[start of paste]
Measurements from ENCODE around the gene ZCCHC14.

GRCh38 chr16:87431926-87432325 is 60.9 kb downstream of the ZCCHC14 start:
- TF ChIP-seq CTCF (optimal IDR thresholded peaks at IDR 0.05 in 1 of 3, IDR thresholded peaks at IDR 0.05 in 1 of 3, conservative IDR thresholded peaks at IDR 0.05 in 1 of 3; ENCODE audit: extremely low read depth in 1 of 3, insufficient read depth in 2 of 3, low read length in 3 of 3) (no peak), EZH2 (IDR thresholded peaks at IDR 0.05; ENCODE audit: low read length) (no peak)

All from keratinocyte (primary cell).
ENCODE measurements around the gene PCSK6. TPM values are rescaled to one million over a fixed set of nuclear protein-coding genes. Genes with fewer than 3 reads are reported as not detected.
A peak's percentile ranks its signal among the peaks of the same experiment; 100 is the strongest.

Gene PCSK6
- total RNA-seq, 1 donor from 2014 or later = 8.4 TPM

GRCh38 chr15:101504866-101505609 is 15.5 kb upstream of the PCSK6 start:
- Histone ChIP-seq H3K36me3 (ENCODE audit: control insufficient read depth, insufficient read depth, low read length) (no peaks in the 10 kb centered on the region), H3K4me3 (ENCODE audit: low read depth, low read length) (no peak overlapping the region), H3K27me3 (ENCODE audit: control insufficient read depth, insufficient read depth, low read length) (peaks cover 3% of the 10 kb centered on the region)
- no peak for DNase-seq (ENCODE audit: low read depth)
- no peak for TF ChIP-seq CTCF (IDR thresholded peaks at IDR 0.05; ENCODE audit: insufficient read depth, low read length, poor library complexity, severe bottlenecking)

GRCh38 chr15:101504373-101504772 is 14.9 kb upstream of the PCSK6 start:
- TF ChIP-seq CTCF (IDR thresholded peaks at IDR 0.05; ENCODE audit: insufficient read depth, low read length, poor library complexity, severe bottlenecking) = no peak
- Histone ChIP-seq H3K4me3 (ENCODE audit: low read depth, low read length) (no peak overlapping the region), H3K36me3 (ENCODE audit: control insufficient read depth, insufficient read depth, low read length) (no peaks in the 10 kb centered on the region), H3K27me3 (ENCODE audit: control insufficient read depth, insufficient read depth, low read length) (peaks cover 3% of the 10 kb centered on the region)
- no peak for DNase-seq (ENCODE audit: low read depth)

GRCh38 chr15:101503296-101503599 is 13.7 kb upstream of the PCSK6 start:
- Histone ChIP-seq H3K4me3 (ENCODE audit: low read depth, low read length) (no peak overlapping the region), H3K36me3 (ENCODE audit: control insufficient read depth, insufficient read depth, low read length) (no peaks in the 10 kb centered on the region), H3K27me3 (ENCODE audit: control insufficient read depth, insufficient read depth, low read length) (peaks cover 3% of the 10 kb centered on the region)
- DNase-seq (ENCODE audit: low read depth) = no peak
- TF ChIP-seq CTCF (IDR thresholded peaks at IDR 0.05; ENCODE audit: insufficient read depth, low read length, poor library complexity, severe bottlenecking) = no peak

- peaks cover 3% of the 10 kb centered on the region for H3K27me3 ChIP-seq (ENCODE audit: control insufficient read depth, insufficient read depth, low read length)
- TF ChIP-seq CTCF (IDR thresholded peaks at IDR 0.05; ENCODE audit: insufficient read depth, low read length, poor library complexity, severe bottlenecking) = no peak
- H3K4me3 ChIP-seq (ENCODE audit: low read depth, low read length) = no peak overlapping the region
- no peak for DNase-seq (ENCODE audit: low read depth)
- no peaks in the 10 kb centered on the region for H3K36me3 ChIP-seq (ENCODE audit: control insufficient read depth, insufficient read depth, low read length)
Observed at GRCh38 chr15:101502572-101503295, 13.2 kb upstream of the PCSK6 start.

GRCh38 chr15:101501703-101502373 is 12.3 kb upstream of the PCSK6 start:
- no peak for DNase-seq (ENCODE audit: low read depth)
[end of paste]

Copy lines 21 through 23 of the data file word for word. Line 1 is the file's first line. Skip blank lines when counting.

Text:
- peaks cover 3% of the 10 kb centered on the region for H3K27me3 ChIP-seq (ENCODE audit: control insufficient read depth, insufficient read depth, low read length)
- TF ChIP-seq CTCF (IDR thresholded peaks at IDR 0.05; ENCODE audit: insufficient read depth, low read length, poor library complexity, severe bottlenecking) = no peak
- H3K4me3 ChIP-seq (ENCODE audit: low read depth, low read length) = no peak overlapping the region